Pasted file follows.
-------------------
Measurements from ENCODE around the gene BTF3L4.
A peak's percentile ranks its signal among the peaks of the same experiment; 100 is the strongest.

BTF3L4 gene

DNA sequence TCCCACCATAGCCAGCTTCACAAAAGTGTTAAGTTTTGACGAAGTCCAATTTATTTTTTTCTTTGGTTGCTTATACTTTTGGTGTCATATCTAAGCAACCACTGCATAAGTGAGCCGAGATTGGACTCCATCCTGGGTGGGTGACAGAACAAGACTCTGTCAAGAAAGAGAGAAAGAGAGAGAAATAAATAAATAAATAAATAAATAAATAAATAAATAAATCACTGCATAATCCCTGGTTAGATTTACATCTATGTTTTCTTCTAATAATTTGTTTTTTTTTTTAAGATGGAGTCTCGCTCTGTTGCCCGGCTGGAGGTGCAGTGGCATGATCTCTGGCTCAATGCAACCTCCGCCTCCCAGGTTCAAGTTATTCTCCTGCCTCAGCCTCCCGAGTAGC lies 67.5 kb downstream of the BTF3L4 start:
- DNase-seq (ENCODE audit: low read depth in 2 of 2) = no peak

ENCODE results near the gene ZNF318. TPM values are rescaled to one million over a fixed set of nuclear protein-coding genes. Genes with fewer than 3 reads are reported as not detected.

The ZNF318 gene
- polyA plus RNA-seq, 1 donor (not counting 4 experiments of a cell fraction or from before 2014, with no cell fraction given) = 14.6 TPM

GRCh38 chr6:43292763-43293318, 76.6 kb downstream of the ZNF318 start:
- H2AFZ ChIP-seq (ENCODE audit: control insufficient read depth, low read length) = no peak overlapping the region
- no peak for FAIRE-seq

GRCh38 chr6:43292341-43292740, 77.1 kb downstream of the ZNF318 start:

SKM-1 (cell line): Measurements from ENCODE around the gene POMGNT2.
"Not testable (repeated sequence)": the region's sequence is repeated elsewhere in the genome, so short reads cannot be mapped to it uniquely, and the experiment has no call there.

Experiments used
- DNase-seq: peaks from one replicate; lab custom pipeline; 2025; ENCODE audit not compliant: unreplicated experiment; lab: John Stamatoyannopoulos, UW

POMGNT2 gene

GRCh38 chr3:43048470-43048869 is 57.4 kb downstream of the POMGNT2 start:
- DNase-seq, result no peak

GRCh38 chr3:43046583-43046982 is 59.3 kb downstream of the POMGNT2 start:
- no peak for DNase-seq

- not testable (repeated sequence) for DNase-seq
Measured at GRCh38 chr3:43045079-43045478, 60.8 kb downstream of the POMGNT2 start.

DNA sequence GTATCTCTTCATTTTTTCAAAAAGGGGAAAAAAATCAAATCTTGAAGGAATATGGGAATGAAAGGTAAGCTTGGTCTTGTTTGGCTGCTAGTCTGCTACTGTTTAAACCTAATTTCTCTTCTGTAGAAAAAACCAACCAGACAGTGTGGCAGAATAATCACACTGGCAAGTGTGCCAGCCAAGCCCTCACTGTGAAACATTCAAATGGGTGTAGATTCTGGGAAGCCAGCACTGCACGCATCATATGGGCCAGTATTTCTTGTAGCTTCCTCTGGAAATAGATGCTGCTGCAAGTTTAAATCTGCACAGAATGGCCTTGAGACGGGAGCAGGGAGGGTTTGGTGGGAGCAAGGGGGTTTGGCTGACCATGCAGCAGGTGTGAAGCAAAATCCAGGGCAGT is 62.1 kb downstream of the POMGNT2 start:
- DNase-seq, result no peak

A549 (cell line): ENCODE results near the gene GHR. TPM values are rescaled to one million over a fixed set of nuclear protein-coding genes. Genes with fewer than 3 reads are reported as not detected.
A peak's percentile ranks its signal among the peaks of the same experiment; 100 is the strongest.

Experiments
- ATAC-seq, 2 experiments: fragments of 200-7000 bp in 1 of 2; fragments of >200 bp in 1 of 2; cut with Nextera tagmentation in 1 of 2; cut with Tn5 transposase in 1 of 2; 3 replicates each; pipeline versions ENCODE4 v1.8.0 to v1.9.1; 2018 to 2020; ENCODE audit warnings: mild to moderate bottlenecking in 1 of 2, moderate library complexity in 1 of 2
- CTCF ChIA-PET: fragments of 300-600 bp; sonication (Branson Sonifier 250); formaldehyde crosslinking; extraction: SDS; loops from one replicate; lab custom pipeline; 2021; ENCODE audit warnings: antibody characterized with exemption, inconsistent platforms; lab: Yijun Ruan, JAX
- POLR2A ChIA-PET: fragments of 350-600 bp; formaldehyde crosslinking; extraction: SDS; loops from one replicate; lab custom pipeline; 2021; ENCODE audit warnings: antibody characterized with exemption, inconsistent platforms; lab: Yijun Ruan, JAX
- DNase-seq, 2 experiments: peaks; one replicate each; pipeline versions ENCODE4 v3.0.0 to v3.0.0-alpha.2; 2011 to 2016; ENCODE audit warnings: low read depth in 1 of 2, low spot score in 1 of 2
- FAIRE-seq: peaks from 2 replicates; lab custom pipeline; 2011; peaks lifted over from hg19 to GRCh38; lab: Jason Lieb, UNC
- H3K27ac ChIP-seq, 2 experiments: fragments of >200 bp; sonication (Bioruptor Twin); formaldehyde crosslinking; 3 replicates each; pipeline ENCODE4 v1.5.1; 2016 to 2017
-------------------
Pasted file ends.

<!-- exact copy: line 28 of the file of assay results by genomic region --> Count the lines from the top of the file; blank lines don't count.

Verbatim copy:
Experiments